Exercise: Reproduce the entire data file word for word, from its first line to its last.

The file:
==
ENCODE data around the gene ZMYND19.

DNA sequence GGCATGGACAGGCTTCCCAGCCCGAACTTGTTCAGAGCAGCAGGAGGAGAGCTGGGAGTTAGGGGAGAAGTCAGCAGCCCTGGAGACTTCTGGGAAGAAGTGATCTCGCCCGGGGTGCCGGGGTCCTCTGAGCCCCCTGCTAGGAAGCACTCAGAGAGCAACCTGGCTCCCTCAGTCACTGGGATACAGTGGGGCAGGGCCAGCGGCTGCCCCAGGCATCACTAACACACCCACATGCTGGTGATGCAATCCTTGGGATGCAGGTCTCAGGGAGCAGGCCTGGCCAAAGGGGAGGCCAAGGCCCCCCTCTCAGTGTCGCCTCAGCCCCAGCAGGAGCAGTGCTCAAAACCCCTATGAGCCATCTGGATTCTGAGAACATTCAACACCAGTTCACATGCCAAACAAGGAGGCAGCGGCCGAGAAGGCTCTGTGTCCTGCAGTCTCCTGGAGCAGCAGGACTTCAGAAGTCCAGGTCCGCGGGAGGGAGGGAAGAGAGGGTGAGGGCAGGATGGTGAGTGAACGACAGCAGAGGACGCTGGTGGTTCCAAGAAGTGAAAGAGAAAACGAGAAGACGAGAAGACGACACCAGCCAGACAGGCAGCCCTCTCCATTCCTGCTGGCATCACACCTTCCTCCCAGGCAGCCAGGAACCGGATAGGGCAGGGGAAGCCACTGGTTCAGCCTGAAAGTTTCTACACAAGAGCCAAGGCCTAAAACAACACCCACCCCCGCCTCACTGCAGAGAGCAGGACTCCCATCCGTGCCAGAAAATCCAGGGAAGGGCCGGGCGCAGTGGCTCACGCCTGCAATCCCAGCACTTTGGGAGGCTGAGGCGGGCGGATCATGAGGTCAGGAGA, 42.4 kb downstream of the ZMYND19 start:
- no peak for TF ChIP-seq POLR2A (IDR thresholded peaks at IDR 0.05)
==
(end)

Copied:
ENCODE data around the gene ZMYND19.

DNA sequence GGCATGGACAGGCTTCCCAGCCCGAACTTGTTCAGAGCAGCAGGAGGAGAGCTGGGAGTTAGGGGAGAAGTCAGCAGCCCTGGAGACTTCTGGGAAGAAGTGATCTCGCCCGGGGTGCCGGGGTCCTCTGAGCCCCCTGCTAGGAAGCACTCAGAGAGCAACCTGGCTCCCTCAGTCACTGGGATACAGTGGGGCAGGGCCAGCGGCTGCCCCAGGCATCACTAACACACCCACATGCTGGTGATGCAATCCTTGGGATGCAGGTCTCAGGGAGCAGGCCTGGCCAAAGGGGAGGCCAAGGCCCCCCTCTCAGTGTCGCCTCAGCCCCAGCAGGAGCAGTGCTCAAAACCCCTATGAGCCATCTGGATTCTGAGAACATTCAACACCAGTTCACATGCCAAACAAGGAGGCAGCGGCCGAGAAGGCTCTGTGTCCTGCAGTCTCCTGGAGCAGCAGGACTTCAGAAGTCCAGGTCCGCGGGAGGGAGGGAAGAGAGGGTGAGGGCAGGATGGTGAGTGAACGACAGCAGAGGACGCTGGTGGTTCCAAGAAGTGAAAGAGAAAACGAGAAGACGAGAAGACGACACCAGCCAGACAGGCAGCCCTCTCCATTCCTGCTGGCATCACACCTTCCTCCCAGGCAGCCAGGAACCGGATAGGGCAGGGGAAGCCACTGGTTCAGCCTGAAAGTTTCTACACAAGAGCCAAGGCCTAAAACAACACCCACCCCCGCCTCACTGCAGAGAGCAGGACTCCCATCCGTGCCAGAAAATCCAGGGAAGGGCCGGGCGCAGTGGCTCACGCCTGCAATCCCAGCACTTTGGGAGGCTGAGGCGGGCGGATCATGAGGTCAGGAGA, 42.4 kb downstream of the ZMYND19 start:
- no peak for TF ChIP-seq POLR2A (IDR thresholded peaks at IDR 0.05)